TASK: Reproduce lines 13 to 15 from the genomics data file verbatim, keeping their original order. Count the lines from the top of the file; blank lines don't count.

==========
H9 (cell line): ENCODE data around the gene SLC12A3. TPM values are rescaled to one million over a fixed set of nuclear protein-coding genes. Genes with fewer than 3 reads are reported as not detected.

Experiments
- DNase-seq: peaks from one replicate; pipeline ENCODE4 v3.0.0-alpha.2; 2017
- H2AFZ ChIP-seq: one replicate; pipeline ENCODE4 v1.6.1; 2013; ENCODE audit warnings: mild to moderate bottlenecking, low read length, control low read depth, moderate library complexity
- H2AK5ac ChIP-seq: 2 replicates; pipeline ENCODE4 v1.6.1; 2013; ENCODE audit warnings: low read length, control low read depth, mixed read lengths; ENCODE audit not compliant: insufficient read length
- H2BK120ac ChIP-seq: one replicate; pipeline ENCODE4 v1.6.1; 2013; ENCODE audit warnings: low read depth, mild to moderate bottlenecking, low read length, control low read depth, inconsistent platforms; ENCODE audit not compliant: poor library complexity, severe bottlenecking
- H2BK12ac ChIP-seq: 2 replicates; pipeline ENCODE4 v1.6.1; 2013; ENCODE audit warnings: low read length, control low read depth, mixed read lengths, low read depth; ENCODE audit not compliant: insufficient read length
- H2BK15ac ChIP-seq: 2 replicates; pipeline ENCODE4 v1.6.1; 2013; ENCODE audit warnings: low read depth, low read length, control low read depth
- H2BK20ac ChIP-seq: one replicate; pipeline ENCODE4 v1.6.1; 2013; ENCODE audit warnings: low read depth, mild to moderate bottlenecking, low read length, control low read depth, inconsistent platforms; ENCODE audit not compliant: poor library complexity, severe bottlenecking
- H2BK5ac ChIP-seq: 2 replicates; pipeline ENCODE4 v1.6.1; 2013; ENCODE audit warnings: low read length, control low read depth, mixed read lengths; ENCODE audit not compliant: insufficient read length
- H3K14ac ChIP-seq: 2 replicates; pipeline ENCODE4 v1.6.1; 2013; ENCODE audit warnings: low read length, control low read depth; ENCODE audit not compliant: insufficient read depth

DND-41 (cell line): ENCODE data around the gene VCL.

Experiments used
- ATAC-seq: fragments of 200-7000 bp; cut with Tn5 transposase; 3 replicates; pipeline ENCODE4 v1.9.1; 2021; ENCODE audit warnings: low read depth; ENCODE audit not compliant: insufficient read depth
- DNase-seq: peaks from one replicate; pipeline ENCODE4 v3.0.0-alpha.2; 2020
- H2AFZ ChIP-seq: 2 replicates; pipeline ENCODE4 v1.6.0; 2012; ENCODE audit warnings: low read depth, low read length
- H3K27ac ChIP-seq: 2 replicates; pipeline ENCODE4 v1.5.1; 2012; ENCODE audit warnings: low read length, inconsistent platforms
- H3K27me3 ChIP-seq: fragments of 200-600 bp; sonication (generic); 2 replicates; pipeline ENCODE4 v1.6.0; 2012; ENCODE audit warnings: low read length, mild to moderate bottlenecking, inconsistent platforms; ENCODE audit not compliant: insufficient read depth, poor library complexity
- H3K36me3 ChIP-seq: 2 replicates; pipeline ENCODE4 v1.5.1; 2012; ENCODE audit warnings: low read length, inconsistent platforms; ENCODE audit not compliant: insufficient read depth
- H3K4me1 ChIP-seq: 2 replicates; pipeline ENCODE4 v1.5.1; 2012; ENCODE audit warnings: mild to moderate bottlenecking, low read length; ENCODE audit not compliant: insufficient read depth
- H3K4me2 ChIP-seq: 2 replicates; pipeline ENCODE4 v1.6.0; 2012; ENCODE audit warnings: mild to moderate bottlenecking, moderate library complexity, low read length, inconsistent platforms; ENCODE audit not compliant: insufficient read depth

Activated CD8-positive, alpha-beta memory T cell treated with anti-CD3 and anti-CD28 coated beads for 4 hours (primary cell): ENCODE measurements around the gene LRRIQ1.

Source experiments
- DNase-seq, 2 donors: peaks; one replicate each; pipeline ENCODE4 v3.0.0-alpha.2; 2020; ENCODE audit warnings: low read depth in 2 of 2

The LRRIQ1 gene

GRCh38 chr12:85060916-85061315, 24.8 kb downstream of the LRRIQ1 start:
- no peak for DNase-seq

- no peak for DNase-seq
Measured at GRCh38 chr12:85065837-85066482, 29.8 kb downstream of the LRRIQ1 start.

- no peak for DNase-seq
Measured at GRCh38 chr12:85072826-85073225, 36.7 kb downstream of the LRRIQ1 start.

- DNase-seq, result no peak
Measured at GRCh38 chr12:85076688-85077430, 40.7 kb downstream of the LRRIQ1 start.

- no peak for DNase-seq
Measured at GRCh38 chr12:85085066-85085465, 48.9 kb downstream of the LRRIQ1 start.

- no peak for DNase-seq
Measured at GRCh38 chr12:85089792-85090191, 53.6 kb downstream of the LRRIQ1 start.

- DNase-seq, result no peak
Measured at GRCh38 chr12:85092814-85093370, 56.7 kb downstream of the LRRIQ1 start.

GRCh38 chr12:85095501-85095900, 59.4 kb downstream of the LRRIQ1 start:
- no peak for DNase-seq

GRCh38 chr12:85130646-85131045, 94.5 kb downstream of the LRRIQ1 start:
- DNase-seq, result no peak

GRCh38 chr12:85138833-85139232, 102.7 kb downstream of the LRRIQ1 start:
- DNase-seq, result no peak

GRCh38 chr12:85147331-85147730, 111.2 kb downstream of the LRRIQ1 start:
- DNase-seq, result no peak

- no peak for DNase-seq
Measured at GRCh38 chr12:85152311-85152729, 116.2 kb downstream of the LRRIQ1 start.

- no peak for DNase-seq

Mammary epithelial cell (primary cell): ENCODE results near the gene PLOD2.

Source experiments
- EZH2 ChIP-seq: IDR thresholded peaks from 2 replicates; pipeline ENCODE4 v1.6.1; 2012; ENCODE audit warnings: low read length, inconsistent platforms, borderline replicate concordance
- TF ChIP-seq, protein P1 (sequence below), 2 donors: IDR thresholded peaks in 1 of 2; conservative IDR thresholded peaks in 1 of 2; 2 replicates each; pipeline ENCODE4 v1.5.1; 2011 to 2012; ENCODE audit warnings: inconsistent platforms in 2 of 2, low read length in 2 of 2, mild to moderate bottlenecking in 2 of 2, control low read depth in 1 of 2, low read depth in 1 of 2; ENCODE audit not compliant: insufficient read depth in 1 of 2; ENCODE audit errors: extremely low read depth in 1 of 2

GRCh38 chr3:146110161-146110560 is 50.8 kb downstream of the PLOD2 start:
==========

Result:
Experiments used
- ATAC-seq: fragments of 200-7000 bp; cut with Tn5 transposase; 3 replicates; pipeline ENCODE4 v1.9.1; 2021; ENCODE audit warnings: low read depth; ENCODE audit not compliant: insufficient read depth
- DNase-seq: peaks from one replicate; pipeline ENCODE4 v3.0.0-alpha.2; 2020